Though she’s best known for her school choice advocacy — and she pledged to continue it after the small 529 expansion win — the K-12 event was not about school choice, she emphasized to reporters after the meeting.

“This is not a conversation about school choice. It’s a conversation about doing what’s right for individual students,” she said, emphasizing the variety of innovative schools featured.

Discussion following each session touched on how school leaders can work together to better advance new opportunities, and how government leaders can aid in that innovation work — or at least get out of the way.

True innovation will take a wholesale redesign of the teaching profession, said Diane Tavenner, CEO and founder of Summit Public Schools, a charter group in California and Washington state that focuses on small schools and personalized learning.

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“I think that we should really invest heavily in figuring out that role and making it a stable role that enables success. It’s going to require significantly more,” she said, adding that even the teachers her organization trains fall short of that truly redesigned idea.

Several other school leaders brought up the importance of teacher training and professional development and the federal Title II funds that support it.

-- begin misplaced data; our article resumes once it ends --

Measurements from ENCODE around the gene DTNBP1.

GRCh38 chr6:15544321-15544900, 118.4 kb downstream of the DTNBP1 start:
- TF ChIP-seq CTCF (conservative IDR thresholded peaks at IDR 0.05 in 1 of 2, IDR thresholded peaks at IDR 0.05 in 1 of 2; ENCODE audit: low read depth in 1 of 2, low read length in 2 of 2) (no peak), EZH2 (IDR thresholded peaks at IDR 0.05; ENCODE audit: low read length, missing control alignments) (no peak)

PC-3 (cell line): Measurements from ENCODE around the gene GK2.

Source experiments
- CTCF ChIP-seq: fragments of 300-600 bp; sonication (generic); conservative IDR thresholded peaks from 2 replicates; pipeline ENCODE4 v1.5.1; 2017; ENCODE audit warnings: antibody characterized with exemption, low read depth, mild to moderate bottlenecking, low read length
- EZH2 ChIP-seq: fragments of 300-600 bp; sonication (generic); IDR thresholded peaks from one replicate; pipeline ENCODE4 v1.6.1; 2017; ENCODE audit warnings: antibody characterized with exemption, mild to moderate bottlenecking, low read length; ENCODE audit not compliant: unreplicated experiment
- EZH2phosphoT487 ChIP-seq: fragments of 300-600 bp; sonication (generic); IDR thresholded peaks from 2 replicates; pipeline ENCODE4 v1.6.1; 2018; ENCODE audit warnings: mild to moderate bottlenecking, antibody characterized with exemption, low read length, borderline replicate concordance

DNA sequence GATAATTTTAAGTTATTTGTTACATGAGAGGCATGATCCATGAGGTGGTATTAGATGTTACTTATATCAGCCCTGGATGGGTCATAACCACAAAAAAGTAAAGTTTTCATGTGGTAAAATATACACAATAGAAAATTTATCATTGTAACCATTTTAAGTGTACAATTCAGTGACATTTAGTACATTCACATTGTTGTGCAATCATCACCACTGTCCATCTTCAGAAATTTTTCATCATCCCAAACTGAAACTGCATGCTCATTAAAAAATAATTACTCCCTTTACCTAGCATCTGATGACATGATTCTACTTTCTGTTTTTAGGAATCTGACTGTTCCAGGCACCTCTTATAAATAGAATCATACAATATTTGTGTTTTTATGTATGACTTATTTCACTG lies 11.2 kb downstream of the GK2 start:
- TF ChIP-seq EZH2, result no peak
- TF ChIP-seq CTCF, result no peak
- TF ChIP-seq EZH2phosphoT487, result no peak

The Trump administration proposed eliminating those funds, currently about $2 billion, in its fiscal 2018 budget. House Republicans also ended the grants in their spending bill. The Education Department, like the rest of the federal government, has since September been running on continuing resolutions that keep programs going as is. The current funding bill expires Friday.

When asked about the disparity between the panelists’ emphasis on teacher training and her own moves to cut Title II, DeVos said her department has worked to emphasize flexibility in spending federal dollars.

“The flexibility to be able to prioritize the kinds of training and professional development that was referenced here today continues to be a really important priority,” she said.

In terms of pushing for innovation generally or any one policy specifically, DeVos, as she has in the past, cast herself in a limited role, saying there’s little she should be doing beyond highlighting innovative school models and encouraging states to do their part.

“Decisions are best made closest to the students … While there are certain policy levers, they are a distant second to the encouragement we can give to states to really pick up this mantle in a major way,” she added.

She also again encouraged state leaders to be innovative in their plans to implement the Every Student Succeeds Act, she said, echoing comments she made last month. Democrats and civil rights advocates have said DeVos’s Education Department has taken too light a hand, approving plans that don’t protect vulnerable students.